At Boylston, in northeastern Nova Scotia, women of the community solved part of the taxation problem which resulted from erection of a new school by raising more than $2,000 with suppers, sales and concerts. And at Saulnierville, in southwestern Nova Scotia, cost of a new eight-room school was cut by one third when ratepayers donated lumber from their winter’s cut and turned up with hammers and saws to provide hundreds of days of free labor.

In Truro the Kiwanis Club raised funds and presented radios to six small district schools so that the pupils could take advantage of educational broadcasts.

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But probably British Columbia affords the strongest proof that our shamefully antiquated schools can be eliminated just as soon as we are prepared to admit the need.

At the end of the war Education Minister Dr. George Weir appointed Dr. Max Cameron, a frail delicate professor of education at University of British Columbia, to look over the province’s schools, tell the government what was wrong, and why. Cameron pulled no punches, spoke bluntly, made enemies, and the now-famous Cameron Report set off an aggressive program of school overhauling that has reached into every corner of the province.

New Cornerstones Every Day

The report was a blistering indictment. Cameron recommended, for efficiency and economy, that B. C.’s 649 scattered school districts be reorganized into 74. He urged that education costs, especially the cost of new schools, be shifted much more heavily to the province. And the legislature, shaken by the school conditions Cameron described, adopted all his important recommendations into a new school policy.

Instead of paying a third of school costs as formerly, the province now chips in about seventy per cent. The enlargement of school districts has also tended to disperse costs. Under this everybody - help - the - other - fellow scheme, B. C. has been knocking down and rebuilding its old schools so fast that the minister of education has had time to do little more than run around the province and officiate at opening ceremonies.

It is costing a lot of cash, but British Columbia saw the need and isn’t complaining. The province is spending about 150 times as much per year on schools as it did before the war. The bill for new buildings in the past two and a half years has hit $40 millions. A department of education inspector estimates that eighty per cent of B. C. children are now attending either new or extensively renovated schools.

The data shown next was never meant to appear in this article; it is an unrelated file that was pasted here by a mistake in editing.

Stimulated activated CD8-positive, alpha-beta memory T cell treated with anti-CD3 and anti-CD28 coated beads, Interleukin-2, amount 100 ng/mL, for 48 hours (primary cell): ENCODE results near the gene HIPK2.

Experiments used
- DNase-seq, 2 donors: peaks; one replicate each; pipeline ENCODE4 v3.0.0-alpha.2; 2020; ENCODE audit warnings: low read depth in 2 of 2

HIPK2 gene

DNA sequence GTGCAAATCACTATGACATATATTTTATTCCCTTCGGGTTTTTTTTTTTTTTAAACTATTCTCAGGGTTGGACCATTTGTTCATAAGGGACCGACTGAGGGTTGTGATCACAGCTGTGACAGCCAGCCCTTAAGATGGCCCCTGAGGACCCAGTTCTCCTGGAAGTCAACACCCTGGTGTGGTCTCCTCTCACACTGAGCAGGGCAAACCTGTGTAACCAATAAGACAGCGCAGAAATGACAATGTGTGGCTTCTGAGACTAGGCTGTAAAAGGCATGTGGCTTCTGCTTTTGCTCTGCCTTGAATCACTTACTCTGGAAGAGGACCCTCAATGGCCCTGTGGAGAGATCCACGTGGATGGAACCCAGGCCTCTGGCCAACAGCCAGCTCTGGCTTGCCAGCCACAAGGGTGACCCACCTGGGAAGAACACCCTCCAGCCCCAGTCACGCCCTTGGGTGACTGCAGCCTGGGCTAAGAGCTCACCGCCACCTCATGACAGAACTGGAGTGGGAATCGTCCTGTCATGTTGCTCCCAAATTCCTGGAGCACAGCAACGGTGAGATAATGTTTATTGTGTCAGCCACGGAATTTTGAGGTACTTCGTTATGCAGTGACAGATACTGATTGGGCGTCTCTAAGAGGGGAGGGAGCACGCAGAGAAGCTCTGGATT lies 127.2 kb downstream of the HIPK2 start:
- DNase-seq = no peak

Nineteen Pupils, One Teacher

Does money spent on schools really pay in the form of better-educated children? Arvida, the Aluminum Company of Canada’s smelter town in eastern Quebec, has the answer to that.

Arvida schools have a wealthy godfather in the Aluminum Company which lavishes on them everything they want, and then a bit more. Whereas the average town of Arvida’s size (number of pupils: 2,900) has about

seven schools, Arvida has 18. Whereas the average strives to keep school classes down to 40 pupils per teacher, Arvida has a teacher for every 19 pupils. As a result, marks obtained on examinations by Arvida students lead all other Quebec school districts, including those for cities like Montreal, all of which use the same exams. The age at which Arvida students graduate is lower than anywhere else in the province; the percentage of Arvida failures is six per cent per class, the Quebec average ten per cent. Arvida High School, which is one of Canada’s model schools, uses reading and arithmetic tests standardized on thousands of students throughout Canada and the U. S. These tests show that the average Arvida class is one to two years farther advanced than corresponding classes throughout the rest of the continent.

So that’s what happens when children are given modern and wellequipped schools.